cells express α2δ1, γ7, and β14 subunits. These findings represent a
the expression of VSCC from long lasting (L-type) in osteoblasts to
(Ttype) channels in osteocytes. An association of the α2δ subunit with
channels in osteocytes could stabilize the functional channel and
mechanism for interaction with the extracellular environment. This key
complex may provide a crucial function for mechanosensitive osteocytes
having implications in skeletal remodeling and BMD. (Supported in
part by HHMI
Undergraduate Science Education Grant)
Recipient of First
Place Award in the ASBMB Undergraduate Poster Competition
Recipient of a FASEB MARC Program Poster/Oral Presentation Travel Award.
formulating efficient non-viral DNA delivery vehicles by incorporating
functional layers that can be sequentially cleaved off during the
to expose new features. We have established a simplified model vehicle
consisting of a polycation-condensed DNA core attached via linker
peptides to a
layer of poly(ethylene) glycol (PEG). PEG has been shown to protect
from salt-induced aggregation and immune recognition, but PEG coatings
inhibit DNA delivery at the target cell. This project is focused on
de-PEGylation of the vehicle prior to delivery via the cleavage of
peptides sensitive to matrix metalloproteinase-1 (MMP-1), a
enzyme upregulated by fibroblasts as they migrate through the
matrix. This migration is observed in
tumor stroma and at sites of injury, making MMP-1 secretion a useful
Having established the conditions that stimulate MMP-1 expression by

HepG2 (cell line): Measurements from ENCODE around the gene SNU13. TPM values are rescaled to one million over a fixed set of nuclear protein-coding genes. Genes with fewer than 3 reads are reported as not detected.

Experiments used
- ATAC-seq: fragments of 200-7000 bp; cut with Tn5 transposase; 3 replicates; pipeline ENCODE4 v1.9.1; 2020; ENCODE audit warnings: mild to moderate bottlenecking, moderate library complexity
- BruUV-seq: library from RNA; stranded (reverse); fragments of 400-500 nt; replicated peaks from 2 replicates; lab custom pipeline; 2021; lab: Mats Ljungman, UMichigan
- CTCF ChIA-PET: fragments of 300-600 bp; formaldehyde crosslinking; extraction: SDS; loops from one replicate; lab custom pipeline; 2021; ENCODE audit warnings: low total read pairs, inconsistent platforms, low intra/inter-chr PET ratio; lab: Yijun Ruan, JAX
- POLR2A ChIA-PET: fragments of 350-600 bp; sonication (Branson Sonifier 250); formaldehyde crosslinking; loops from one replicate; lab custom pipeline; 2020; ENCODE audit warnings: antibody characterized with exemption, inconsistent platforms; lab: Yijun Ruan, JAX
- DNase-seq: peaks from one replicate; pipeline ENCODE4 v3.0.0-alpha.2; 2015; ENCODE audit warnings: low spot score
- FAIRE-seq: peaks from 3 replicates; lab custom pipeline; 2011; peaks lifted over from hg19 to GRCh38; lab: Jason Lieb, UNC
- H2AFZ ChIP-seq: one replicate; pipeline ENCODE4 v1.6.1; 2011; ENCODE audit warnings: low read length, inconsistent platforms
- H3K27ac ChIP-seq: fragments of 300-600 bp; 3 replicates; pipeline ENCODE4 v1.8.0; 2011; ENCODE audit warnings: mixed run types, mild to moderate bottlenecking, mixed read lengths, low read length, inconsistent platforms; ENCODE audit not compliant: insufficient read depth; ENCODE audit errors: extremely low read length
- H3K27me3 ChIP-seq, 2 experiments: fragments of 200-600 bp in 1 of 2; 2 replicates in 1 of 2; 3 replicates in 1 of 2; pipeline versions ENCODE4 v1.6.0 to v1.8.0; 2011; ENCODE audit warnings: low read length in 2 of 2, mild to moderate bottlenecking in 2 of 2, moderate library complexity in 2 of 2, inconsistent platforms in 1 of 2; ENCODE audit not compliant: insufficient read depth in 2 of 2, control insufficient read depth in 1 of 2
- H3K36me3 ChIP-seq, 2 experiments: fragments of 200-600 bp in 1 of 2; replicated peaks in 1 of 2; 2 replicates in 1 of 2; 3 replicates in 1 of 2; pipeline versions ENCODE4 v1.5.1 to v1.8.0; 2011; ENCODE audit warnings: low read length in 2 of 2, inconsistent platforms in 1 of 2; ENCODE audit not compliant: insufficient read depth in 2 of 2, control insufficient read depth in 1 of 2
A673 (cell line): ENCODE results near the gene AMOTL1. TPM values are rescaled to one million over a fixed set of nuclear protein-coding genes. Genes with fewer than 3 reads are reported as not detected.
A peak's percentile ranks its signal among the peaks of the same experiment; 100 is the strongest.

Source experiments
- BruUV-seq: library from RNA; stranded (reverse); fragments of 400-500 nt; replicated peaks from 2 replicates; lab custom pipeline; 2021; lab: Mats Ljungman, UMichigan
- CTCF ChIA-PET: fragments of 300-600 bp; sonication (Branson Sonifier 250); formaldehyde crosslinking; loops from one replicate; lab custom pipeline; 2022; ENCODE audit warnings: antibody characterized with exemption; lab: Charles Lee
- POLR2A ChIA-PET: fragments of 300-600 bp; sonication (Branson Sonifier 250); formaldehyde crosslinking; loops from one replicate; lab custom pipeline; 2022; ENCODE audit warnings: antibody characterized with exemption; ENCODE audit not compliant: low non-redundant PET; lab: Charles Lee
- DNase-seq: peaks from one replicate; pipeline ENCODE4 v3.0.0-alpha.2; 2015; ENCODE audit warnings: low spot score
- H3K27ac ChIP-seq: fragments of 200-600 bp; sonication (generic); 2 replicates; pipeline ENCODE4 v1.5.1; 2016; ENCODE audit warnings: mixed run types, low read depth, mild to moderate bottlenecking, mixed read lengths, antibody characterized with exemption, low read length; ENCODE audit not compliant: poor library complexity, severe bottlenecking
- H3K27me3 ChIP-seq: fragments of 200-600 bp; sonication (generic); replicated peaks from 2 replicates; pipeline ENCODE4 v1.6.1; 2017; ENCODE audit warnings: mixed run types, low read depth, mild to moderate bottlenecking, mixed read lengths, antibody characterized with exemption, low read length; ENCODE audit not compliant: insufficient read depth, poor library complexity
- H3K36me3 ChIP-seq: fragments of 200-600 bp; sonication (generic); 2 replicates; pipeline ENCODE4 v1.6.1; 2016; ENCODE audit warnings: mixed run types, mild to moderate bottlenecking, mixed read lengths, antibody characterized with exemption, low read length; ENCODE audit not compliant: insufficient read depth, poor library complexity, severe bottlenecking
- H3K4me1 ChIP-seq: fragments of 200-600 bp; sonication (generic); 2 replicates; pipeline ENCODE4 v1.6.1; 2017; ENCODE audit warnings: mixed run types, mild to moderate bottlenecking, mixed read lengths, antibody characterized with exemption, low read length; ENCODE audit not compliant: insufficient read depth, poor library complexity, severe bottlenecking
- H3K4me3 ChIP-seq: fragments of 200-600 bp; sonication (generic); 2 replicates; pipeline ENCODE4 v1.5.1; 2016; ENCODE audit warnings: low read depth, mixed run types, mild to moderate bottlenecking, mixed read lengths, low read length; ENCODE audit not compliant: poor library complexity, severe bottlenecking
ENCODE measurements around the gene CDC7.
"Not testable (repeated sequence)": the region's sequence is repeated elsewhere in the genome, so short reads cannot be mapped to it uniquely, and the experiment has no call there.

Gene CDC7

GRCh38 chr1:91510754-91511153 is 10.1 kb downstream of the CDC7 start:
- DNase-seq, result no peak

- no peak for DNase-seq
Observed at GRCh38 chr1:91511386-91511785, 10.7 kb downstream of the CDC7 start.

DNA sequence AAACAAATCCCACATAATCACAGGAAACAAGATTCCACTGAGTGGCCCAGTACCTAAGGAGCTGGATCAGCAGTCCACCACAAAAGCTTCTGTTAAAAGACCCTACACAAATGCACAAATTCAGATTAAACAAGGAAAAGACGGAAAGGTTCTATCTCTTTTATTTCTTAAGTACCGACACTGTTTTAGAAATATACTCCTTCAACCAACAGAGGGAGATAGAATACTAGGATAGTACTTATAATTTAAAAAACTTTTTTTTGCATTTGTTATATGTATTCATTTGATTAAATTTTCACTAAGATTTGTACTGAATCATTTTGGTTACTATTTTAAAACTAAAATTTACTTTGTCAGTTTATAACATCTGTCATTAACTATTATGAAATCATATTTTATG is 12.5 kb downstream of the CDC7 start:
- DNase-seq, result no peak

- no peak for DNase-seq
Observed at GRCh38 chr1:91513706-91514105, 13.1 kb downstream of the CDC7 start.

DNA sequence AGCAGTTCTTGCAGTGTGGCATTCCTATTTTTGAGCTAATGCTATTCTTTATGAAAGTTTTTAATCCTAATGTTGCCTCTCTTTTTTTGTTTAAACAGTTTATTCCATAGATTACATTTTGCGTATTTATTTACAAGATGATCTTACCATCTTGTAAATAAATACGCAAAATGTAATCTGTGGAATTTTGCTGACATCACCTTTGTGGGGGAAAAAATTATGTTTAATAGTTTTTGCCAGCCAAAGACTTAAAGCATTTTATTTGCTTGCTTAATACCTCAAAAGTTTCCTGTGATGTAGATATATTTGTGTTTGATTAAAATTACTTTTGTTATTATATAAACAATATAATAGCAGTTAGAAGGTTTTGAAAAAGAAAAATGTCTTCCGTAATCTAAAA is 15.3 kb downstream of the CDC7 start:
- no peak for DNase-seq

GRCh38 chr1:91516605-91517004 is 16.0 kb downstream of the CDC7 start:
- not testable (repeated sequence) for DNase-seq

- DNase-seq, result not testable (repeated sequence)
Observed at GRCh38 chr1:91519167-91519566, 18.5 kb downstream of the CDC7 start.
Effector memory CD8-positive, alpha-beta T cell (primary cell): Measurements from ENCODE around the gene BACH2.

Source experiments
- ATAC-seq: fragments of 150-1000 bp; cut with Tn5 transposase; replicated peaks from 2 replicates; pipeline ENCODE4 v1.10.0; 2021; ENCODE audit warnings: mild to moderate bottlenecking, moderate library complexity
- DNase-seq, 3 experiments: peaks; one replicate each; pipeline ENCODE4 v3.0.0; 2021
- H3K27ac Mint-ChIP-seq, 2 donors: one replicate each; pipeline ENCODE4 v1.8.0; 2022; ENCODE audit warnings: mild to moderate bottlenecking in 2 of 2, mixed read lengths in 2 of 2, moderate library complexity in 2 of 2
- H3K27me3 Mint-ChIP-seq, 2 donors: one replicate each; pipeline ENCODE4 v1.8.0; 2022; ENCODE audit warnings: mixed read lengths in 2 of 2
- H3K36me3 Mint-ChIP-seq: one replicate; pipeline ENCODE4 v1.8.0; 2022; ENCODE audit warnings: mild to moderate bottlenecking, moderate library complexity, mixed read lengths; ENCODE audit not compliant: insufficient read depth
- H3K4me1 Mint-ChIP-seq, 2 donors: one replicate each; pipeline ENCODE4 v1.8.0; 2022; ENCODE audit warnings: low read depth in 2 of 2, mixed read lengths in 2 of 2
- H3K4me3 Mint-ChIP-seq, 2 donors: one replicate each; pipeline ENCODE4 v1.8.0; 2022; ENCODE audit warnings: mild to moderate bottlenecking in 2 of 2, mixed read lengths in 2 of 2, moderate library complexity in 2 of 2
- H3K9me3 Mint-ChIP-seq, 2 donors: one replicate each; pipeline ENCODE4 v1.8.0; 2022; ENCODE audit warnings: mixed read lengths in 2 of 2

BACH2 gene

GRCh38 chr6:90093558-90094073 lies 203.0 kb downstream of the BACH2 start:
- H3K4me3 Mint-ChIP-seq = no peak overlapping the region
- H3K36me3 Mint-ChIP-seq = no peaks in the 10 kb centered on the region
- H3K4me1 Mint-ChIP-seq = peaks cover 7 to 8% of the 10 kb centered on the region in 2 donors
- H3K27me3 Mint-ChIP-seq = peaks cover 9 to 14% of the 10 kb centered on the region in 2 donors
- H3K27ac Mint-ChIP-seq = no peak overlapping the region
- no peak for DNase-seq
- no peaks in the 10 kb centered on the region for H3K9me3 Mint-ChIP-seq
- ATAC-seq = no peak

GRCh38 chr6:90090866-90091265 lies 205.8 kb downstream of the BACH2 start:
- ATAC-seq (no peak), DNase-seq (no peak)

dermal fibroblasts via Western blotting and immunostaining, we are now
investigating the efficiency of vehicle cleavage using light scattering
combination with salt aggregation assays (Figure 1) to detect PEG layer
release. Further experiments in this area and cell studies are ongoing.
NSF, and UDRF.
Recipient of an
Honorable Mention Award in the ASBMB Undergraduate Poster Competition
Matthew Richards, Benjamin Rohe, and Mary C. Farach-Carson
Perlecan, also called HSPG2, is a heparan sulfate proteoglycan predominantly located in basement membranes and the matrix surrounding endothelial, mesenchymal and stromal cells. The reactive stroma surrounding prostate cancer cell lines produces high levels of the protein which may play a role in delivery of growth and angiogenic factors, aiding survival and growth of metastatic tumors. The overall goal of this project was to study the promoter in order to understand the up-regulation of perlecan in the tumor reactive stroma which occurs via transcriptional increases in perlecan biosynthesis. The sequence for the human HSPG2 promoter was found using public databases and compared to a published human sequence (Iozzo et al., 1997) and a mouse promoter sequence found in online databases. Several transcription factor binding sites of interest were identified for further study including NFkB, CREB, Smad3, Elk-1, c-Jun and TCF/LEF-1. Currently we are working to build a promoter-reporter construct by isolating the promoter region using polymerase chain reaction (PCR) amplification. Our current strategy seeks to optimize the PCR conditions with different sets of primers. The next step will be creating a fluorescence protein reporter construct of the full promoter sequence in order to test the effects of the identified pathways. This research was funded by the HHMI program and NIH/ NCI P01 CA098912.
Recipient of an ASBMB Undergraduate Travel Award.